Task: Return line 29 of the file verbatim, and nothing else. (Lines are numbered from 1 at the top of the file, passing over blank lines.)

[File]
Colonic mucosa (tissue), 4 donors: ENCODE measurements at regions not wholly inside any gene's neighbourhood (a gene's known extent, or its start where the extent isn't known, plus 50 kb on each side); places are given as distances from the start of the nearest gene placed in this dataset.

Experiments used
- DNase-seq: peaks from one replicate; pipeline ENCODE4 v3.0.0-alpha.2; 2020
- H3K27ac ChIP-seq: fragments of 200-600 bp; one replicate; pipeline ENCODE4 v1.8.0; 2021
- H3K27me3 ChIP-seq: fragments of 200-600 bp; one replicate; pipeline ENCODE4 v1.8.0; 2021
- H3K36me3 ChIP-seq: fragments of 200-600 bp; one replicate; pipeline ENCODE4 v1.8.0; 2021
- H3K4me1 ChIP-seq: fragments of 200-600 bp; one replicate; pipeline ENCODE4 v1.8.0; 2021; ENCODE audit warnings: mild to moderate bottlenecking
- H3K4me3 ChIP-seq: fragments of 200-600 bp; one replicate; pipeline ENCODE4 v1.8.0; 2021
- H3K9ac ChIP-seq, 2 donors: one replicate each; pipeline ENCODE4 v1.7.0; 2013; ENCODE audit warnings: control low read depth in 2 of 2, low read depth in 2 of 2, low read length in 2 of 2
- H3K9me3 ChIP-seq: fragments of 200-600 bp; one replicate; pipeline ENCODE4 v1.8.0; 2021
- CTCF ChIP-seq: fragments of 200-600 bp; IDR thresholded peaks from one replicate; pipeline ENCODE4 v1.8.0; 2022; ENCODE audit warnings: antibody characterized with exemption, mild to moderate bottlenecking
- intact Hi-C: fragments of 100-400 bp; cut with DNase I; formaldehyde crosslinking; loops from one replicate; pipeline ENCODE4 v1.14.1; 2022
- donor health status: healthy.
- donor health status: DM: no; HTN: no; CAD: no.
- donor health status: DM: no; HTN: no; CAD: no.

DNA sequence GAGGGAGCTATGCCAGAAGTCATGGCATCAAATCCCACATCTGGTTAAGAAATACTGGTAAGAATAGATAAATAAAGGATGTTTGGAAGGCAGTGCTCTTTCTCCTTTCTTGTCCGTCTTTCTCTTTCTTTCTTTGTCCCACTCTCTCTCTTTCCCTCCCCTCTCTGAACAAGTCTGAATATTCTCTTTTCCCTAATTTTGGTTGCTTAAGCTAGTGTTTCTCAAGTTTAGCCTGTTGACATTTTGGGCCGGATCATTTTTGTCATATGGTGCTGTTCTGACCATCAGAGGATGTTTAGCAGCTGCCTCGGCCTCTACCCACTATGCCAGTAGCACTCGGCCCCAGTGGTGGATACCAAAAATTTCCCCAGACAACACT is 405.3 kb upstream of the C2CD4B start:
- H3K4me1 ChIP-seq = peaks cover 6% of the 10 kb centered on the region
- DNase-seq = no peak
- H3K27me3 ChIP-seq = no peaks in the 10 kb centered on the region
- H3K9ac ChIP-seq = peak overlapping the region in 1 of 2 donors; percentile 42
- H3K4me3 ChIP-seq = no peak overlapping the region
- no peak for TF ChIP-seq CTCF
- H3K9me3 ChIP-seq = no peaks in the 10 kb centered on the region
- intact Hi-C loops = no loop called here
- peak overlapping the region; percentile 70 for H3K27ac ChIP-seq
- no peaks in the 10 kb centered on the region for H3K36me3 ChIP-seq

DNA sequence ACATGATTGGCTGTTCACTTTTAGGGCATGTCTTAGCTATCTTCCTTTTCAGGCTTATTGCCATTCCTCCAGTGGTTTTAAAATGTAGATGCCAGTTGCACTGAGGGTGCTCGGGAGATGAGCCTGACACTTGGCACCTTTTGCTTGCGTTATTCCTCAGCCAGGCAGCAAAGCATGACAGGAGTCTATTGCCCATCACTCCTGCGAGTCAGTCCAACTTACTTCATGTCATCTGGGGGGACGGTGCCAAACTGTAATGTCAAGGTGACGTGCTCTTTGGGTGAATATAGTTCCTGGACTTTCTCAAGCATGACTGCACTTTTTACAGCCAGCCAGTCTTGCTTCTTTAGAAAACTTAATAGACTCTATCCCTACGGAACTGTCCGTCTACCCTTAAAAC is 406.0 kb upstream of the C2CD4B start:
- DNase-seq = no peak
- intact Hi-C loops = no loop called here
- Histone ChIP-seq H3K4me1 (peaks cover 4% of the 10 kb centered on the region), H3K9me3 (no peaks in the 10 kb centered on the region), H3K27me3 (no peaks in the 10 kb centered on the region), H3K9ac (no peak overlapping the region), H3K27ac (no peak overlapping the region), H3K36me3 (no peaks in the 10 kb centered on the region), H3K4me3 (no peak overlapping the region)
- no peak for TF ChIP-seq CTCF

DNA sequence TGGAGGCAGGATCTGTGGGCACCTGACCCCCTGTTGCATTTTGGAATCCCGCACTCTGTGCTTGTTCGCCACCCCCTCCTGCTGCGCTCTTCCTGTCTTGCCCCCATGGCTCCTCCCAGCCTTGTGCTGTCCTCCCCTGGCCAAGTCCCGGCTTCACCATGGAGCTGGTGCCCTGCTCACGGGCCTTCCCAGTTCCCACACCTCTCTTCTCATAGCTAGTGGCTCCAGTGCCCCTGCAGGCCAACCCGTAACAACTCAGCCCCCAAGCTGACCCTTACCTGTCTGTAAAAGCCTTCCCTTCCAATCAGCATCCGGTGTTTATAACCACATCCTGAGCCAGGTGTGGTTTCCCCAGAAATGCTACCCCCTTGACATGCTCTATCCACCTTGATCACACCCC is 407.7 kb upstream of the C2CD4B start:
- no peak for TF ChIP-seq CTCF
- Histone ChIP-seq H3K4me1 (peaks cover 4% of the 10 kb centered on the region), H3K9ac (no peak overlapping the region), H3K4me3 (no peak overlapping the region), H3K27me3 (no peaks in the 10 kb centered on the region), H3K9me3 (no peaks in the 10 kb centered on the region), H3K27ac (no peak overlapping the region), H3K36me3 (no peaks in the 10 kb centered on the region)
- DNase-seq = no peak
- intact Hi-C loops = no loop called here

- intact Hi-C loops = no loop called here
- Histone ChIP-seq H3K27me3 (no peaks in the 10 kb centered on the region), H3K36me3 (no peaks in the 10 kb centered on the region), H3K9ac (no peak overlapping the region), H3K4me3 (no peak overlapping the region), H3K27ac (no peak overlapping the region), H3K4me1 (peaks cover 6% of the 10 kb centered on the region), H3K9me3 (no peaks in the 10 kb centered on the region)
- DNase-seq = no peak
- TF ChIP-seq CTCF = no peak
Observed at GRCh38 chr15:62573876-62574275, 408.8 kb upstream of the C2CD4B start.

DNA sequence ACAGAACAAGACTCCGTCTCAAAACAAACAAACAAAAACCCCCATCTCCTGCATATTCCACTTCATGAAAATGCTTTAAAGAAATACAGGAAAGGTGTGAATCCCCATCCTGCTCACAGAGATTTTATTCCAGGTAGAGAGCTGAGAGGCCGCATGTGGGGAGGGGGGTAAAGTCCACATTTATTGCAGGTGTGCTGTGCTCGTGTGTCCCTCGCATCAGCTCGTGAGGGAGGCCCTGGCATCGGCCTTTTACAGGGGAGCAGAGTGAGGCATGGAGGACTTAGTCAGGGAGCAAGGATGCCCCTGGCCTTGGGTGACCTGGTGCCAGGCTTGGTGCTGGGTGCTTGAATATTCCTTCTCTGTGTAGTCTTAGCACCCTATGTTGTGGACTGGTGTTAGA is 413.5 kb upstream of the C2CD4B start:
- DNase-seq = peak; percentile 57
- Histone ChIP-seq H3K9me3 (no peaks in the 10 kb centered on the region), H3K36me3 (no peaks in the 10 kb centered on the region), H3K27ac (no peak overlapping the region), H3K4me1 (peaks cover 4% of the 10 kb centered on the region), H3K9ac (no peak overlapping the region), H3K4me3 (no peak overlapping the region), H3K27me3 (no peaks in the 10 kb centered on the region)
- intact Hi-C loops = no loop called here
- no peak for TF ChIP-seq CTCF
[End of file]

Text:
- intact Hi-C loops = no loop called here